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Lost CausesAgenda Vetting in Global Issue Networks and the Shaping of Human Security$
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Charli Carpenter

Print publication date: 2014

Print ISBN-13: 9780801448850

Published to Cornell Scholarship Online: August 2016

DOI: 10.7591/cornell/9780801448850.001.0001

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A Network Theory of Advocacy “Gatekeeper” Decision Making

A Network Theory of Advocacy “Gatekeeper” Decision Making

Chapter:
(p.38) 3 A Network Theory of Advocacy “Gatekeeper” Decision Making
Source:
Lost Causes
Author(s):

Charli Carpenter

Publisher:
Cornell University Press
DOI:10.7591/cornell/9780801448850.003.0003

This chapter contains findings from focus group discussions about why some issues gain attention within the so-called network of networks, and why others do not. It also compares the narratives presented by practitioners to scholarly understandings of these dynamics. In particular, the chapter draws on the experiences and insights of forty-three senior officials drawn from organizations central to the human security network. These findings suggest that while a culture exists among transnational advocates of downplaying their own agency relative to that of external forces, practitioners' judgments about the merit of specific issues hinge less on the constraints posed by certain broader factors and more on an issue's attributes and its connection to the wider advocacy landscape. The chapter elaborates on these findings in more detail and expounds upon their implications, particularly on the role of network ties in issue adoption decisions.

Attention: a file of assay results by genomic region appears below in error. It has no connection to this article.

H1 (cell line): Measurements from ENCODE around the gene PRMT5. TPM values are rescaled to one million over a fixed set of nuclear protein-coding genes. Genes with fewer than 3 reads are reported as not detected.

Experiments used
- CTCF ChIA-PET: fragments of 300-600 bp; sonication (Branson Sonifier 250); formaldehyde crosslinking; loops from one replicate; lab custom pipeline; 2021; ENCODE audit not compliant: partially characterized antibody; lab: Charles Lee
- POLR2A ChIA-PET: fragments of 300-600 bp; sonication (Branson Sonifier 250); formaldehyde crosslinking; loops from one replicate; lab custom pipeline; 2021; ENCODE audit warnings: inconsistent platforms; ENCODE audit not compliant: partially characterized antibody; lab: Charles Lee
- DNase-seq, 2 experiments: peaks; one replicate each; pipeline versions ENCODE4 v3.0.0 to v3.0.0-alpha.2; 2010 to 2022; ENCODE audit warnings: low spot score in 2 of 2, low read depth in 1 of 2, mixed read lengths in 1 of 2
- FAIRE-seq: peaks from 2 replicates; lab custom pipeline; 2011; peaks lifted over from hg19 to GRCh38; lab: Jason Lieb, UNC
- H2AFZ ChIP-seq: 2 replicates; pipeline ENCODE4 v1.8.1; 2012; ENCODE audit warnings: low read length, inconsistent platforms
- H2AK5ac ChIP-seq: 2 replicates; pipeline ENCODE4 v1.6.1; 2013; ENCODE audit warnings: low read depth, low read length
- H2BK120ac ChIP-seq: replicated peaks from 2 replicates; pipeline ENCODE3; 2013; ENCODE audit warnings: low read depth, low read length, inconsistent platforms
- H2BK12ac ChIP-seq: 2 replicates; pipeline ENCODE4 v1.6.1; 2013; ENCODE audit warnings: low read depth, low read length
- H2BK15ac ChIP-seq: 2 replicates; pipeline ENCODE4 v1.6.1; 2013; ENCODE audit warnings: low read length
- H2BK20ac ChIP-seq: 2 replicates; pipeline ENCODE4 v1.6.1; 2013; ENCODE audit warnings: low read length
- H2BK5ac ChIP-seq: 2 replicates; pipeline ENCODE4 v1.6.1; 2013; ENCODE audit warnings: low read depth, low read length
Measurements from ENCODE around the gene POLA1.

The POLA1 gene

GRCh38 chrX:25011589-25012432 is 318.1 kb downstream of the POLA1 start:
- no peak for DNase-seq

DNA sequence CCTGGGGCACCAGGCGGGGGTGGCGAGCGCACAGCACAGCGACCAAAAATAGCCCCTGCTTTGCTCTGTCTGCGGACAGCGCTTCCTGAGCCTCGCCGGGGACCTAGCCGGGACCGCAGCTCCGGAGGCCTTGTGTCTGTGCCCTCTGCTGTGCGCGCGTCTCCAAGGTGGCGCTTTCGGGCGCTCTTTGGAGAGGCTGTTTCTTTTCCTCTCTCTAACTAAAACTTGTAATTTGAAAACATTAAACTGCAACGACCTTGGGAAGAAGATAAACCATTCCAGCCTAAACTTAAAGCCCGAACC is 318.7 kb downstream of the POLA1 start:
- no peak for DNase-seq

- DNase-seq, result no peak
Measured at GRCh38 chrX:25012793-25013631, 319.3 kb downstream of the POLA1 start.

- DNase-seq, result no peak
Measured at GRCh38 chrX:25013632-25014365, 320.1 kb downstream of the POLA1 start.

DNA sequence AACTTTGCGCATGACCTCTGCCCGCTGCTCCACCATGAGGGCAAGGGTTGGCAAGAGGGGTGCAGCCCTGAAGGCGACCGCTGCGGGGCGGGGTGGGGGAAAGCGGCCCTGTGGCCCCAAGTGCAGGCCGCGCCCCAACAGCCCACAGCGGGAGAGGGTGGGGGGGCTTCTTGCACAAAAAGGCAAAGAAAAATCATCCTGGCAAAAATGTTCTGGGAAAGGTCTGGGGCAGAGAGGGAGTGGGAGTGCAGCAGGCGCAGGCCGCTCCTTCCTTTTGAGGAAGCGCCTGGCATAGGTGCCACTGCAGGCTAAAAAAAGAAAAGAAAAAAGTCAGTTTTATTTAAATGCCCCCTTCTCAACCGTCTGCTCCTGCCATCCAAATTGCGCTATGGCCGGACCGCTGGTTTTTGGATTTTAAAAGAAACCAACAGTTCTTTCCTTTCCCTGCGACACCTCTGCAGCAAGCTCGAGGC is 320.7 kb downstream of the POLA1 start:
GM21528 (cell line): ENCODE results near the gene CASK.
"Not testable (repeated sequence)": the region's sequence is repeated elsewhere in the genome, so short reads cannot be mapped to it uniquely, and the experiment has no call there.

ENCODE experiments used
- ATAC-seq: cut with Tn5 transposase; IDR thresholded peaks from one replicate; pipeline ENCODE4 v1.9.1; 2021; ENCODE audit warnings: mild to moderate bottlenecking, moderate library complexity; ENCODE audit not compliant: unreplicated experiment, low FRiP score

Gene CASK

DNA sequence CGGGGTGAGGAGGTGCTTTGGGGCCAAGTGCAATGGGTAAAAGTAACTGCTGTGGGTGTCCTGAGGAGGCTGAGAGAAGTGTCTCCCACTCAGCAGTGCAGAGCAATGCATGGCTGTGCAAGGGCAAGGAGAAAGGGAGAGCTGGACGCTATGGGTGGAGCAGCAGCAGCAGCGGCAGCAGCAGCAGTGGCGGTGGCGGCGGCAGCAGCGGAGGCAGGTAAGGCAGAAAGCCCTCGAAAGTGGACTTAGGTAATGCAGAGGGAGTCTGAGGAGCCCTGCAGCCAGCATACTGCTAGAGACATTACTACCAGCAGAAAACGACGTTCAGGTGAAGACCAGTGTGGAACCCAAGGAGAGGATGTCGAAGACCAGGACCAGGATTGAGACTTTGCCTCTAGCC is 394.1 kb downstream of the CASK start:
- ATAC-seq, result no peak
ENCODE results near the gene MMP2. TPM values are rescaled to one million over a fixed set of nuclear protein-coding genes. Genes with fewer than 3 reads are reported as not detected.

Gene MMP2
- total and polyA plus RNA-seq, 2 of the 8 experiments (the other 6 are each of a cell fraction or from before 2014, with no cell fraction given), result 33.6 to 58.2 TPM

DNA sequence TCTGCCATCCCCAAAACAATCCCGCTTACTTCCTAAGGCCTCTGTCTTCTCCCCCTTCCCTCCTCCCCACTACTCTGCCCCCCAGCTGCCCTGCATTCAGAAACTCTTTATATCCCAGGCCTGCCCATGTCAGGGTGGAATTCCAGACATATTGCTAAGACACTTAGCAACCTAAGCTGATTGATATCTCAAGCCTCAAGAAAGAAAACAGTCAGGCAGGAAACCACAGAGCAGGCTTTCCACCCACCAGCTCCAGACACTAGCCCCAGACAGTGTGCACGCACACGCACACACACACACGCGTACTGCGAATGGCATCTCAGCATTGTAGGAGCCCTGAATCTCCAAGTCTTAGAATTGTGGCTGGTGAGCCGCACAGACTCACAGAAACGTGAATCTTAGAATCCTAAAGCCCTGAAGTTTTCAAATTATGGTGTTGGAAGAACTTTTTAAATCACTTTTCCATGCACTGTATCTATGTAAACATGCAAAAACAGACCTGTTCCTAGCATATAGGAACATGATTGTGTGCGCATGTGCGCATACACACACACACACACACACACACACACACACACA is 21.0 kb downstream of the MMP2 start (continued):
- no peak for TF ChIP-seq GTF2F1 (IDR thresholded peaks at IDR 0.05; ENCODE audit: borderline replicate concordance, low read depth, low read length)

Keywords:   focus group discussions, human security network, transnational advocates, advocacy gatekeepers, network ties, issue adoption

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